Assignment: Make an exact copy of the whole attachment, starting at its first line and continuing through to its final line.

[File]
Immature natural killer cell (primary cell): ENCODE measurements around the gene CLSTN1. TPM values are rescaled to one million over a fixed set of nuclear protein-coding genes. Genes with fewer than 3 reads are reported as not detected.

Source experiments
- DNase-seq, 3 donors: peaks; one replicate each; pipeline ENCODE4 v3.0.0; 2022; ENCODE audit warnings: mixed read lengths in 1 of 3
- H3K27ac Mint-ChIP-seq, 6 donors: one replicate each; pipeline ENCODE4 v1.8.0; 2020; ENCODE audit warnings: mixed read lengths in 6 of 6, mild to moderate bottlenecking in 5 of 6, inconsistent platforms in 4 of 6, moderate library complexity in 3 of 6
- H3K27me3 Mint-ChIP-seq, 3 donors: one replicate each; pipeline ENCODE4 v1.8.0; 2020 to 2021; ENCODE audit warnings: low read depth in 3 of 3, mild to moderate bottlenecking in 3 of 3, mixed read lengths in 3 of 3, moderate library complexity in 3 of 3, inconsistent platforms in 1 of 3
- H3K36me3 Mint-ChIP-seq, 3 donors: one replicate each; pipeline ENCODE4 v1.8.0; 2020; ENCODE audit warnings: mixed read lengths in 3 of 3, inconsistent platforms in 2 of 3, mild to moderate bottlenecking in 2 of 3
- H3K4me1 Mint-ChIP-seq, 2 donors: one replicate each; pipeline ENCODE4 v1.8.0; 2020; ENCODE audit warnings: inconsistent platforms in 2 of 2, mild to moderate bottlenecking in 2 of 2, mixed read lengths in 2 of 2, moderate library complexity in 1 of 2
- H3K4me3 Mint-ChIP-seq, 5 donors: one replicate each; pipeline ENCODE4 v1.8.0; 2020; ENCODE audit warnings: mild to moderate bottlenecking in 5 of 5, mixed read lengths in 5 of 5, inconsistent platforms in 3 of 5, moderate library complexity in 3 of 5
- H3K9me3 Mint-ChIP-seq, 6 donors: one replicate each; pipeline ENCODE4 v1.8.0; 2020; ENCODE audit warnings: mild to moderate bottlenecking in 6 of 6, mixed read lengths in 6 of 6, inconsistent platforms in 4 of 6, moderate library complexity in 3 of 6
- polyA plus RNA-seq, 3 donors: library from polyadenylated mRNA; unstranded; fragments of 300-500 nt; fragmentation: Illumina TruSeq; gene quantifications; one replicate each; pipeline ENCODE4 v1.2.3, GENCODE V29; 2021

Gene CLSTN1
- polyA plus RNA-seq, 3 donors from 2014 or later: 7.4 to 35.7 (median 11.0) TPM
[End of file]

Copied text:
Immature natural killer cell (primary cell): ENCODE measurements around the gene CLSTN1. TPM values are rescaled to one million over a fixed set of nuclear protein-coding genes. Genes with fewer than 3 reads are reported as not detected.

Source experiments
- DNase-seq, 3 donors: peaks; one replicate each; pipeline ENCODE4 v3.0.0; 2022; ENCODE audit warnings: mixed read lengths in 1 of 3
- H3K27ac Mint-ChIP-seq, 6 donors: one replicate each; pipeline ENCODE4 v1.8.0; 2020; ENCODE audit warnings: mixed read lengths in 6 of 6, mild to moderate bottlenecking in 5 of 6, inconsistent platforms in 4 of 6, moderate library complexity in 3 of 6
- H3K27me3 Mint-ChIP-seq, 3 donors: one replicate each; pipeline ENCODE4 v1.8.0; 2020 to 2021; ENCODE audit warnings: low read depth in 3 of 3, mild to moderate bottlenecking in 3 of 3, mixed read lengths in 3 of 3, moderate library complexity in 3 of 3, inconsistent platforms in 1 of 3
- H3K36me3 Mint-ChIP-seq, 3 donors: one replicate each; pipeline ENCODE4 v1.8.0; 2020; ENCODE audit warnings: mixed read lengths in 3 of 3, inconsistent platforms in 2 of 3, mild to moderate bottlenecking in 2 of 3
- H3K4me1 Mint-ChIP-seq, 2 donors: one replicate each; pipeline ENCODE4 v1.8.0; 2020; ENCODE audit warnings: inconsistent platforms in 2 of 2, mild to moderate bottlenecking in 2 of 2, mixed read lengths in 2 of 2, moderate library complexity in 1 of 2
- H3K4me3 Mint-ChIP-seq, 5 donors: one replicate each; pipeline ENCODE4 v1.8.0; 2020; ENCODE audit warnings: mild to moderate bottlenecking in 5 of 5, mixed read lengths in 5 of 5, inconsistent platforms in 3 of 5, moderate library complexity in 3 of 5
- H3K9me3 Mint-ChIP-seq, 6 donors: one replicate each; pipeline ENCODE4 v1.8.0; 2020; ENCODE audit warnings: mild to moderate bottlenecking in 6 of 6, mixed read lengths in 6 of 6, inconsistent platforms in 4 of 6, moderate library complexity in 3 of 6
- polyA plus RNA-seq, 3 donors: library from polyadenylated mRNA; unstranded; fragments of 300-500 nt; fragmentation: Illumina TruSeq; gene quantifications; one replicate each; pipeline ENCODE4 v1.2.3, GENCODE V29; 2021

Gene CLSTN1
- polyA plus RNA-seq, 3 donors from 2014 or later: 7.4 to 35.7 (median 11.0) TPM